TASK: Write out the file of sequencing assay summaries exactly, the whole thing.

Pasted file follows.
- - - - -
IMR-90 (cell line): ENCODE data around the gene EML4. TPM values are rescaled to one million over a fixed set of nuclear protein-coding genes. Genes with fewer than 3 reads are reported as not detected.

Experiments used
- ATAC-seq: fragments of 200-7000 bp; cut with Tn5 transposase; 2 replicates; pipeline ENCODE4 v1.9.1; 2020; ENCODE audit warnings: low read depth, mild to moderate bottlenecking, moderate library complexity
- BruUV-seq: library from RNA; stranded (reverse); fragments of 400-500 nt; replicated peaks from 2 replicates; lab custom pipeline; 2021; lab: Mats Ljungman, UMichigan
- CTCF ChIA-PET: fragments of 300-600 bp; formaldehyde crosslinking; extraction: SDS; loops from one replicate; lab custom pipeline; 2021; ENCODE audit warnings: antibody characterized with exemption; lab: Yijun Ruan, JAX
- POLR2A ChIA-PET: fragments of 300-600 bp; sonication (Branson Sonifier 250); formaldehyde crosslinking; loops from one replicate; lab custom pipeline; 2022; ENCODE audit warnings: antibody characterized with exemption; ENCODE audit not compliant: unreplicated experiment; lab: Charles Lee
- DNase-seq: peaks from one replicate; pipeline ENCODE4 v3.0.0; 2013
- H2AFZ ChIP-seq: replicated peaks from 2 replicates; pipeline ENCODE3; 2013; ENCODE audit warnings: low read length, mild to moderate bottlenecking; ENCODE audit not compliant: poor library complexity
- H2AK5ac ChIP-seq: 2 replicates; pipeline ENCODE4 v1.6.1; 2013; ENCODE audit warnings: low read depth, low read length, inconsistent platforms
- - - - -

IMR-90 (cell line): ENCODE data around the gene EML4. TPM values are rescaled to one million over a fixed set of nuclear protein-coding genes. Genes with fewer than 3 reads are reported as not detected.

Experiments used
- ATAC-seq: fragments of 200-7000 bp; cut with Tn5 transposase; 2 replicates; pipeline ENCODE4 v1.9.1; 2020; ENCODE audit warnings: low read depth, mild to moderate bottlenecking, moderate library complexity
- BruUV-seq: library from RNA; stranded (reverse); fragments of 400-500 nt; replicated peaks from 2 replicates; lab custom pipeline; 2021; lab: Mats Ljungman, UMichigan
- CTCF ChIA-PET: fragments of 300-600 bp; formaldehyde crosslinking; extraction: SDS; loops from one replicate; lab custom pipeline; 2021; ENCODE audit warnings: antibody characterized with exemption; lab: Yijun Ruan, JAX
- POLR2A ChIA-PET: fragments of 300-600 bp; sonication (Branson Sonifier 250); formaldehyde crosslinking; loops from one replicate; lab custom pipeline; 2022; ENCODE audit warnings: antibody characterized with exemption; ENCODE audit not compliant: unreplicated experiment; lab: Charles Lee
- DNase-seq: peaks from one replicate; pipeline ENCODE4 v3.0.0; 2013
- H2AFZ ChIP-seq: replicated peaks from 2 replicates; pipeline ENCODE3; 2013; ENCODE audit warnings: low read length, mild to moderate bottlenecking; ENCODE audit not compliant: poor library complexity
- H2AK5ac ChIP-seq: 2 replicates; pipeline ENCODE4 v1.6.1; 2013; ENCODE audit warnings: low read depth, low read length, inconsistent platforms